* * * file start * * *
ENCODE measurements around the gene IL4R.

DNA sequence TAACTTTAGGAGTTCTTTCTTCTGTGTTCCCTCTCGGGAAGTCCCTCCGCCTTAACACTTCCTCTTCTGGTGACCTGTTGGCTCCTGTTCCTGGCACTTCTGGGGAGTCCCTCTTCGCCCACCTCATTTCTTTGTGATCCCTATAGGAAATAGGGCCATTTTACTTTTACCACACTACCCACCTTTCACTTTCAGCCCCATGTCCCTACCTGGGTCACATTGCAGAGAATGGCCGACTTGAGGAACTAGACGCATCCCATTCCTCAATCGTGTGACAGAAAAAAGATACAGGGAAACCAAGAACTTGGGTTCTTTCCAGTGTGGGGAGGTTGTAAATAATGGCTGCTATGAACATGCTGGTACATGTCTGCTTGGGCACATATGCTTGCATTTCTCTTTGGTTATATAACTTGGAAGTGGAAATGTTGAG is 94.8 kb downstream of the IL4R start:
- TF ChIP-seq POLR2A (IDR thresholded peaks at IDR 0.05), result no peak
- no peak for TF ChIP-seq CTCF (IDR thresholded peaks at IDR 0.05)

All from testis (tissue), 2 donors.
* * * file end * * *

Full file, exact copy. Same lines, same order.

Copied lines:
ENCODE measurements around the gene IL4R.

DNA sequence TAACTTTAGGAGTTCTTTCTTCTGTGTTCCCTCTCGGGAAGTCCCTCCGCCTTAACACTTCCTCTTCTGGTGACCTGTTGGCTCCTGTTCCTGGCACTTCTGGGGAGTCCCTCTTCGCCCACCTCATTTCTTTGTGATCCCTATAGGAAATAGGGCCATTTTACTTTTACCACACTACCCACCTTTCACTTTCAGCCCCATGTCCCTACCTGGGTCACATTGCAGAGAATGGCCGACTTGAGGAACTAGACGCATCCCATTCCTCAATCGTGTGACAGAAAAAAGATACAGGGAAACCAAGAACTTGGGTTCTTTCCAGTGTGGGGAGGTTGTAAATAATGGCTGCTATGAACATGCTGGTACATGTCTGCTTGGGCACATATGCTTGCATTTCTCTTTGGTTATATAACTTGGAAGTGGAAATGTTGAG is 94.8 kb downstream of the IL4R start:
- TF ChIP-seq POLR2A (IDR thresholded peaks at IDR 0.05), result no peak
- no peak for TF ChIP-seq CTCF (IDR thresholded peaks at IDR 0.05)

All from testis (tissue), 2 donors.